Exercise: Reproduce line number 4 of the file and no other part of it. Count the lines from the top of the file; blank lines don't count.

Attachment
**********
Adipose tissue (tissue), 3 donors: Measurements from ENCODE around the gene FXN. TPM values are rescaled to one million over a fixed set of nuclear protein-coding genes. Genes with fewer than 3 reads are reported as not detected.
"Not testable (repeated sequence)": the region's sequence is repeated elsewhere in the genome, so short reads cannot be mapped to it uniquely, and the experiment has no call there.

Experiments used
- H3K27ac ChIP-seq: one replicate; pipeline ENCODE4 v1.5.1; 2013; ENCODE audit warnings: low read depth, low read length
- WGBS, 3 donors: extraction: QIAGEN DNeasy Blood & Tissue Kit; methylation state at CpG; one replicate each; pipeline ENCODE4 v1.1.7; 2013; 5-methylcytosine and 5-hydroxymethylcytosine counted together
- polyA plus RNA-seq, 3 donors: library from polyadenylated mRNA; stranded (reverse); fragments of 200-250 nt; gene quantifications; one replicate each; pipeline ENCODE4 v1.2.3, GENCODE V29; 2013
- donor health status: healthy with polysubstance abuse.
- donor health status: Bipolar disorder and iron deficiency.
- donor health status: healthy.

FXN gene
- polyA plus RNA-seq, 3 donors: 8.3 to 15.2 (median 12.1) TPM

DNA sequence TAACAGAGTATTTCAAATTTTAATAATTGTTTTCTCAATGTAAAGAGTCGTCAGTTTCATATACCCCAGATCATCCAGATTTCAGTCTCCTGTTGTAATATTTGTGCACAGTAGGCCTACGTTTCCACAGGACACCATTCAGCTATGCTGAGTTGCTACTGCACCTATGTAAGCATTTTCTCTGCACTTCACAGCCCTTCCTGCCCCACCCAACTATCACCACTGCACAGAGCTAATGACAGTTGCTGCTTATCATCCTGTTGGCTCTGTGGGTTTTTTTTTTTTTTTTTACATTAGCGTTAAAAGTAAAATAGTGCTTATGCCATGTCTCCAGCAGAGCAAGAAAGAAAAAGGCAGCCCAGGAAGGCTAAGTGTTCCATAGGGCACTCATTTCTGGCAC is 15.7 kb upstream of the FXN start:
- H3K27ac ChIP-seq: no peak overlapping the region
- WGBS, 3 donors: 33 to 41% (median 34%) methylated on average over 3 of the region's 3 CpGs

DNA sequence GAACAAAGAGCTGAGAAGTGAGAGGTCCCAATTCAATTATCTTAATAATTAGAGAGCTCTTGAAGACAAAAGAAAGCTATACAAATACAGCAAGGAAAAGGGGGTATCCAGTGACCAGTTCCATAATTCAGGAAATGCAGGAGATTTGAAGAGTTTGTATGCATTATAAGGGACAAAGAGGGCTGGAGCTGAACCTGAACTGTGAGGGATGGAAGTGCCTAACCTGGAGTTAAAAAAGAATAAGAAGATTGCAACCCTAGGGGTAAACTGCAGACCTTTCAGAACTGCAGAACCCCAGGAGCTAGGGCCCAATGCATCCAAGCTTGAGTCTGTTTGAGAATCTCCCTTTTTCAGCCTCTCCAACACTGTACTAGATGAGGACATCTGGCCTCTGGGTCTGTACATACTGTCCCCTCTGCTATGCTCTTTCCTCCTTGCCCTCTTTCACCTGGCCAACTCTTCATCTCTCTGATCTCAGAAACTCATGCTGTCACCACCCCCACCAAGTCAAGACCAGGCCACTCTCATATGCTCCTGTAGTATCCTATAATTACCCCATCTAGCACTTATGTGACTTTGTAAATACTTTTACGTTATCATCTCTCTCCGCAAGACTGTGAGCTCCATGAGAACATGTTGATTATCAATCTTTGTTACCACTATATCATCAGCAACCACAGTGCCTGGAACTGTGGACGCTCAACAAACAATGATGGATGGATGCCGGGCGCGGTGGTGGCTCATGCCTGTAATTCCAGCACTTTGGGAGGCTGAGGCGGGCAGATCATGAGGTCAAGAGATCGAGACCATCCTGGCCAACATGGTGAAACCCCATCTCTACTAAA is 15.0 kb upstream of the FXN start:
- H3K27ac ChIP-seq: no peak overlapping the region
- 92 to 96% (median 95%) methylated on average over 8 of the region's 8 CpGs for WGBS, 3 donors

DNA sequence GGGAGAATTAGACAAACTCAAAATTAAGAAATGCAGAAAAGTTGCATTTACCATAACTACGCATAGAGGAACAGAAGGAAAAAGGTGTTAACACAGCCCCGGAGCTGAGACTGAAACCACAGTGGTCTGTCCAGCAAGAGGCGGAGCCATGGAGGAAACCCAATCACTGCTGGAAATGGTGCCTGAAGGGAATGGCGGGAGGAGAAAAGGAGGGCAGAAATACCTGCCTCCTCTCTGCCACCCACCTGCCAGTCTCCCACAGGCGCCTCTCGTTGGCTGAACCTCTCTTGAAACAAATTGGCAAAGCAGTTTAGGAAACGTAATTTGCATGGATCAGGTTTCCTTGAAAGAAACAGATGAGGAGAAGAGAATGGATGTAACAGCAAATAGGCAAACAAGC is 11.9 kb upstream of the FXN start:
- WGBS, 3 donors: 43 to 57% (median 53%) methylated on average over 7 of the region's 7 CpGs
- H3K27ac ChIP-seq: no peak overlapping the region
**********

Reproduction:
- H3K27ac ChIP-seq: one replicate; pipeline ENCODE4 v1.5.1; 2013; ENCODE audit warnings: low read depth, low read length